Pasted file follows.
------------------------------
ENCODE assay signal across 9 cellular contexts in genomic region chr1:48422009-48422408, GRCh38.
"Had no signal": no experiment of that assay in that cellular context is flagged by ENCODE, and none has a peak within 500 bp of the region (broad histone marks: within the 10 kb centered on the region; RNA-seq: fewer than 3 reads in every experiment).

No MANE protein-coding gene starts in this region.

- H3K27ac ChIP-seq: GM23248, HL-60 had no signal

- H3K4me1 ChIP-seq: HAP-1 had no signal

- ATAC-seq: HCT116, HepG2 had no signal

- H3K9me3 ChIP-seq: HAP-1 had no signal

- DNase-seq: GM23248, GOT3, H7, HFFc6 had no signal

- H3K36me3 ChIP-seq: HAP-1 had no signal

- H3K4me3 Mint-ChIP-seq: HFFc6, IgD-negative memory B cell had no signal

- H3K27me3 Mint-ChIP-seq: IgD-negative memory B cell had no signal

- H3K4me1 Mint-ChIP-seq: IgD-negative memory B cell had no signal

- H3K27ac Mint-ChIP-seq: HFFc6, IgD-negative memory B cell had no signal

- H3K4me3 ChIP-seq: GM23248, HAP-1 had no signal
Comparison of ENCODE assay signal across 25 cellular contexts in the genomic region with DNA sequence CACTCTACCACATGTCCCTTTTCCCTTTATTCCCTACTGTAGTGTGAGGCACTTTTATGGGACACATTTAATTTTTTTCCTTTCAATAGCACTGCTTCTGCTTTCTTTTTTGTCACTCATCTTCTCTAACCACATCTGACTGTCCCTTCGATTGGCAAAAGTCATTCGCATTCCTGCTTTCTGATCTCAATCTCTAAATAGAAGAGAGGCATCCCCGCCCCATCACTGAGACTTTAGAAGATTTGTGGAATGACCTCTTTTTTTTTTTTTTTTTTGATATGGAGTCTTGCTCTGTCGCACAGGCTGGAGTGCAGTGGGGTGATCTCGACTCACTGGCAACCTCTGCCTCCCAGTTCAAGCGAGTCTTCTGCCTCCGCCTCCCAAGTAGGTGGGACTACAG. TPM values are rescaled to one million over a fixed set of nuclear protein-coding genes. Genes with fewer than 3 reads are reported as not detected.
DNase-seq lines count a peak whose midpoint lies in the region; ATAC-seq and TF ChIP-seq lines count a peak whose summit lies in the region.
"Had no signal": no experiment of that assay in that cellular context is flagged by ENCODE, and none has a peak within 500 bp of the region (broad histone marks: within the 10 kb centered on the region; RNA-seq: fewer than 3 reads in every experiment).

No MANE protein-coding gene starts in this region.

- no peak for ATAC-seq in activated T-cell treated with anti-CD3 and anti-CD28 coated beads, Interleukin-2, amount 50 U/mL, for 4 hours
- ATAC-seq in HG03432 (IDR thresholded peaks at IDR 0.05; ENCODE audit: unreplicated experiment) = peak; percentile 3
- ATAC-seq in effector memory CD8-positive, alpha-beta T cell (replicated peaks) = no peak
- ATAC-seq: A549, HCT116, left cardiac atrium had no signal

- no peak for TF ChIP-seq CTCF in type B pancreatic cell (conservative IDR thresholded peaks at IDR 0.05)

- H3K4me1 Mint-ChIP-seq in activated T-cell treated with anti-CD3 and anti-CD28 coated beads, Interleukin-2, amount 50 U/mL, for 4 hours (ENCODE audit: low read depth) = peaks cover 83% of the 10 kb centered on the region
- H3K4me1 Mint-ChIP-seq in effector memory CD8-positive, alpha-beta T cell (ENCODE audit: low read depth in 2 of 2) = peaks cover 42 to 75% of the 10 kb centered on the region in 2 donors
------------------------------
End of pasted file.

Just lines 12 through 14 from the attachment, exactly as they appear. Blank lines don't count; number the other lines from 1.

- H3K4me1 Mint-ChIP-seq: IgD-negative memory B cell had no signal

- H3K27ac Mint-ChIP-seq: HFFc6, IgD-negative memory B cell had no signal

- H3K4me3 ChIP-seq: GM23248, HAP-1 had no signal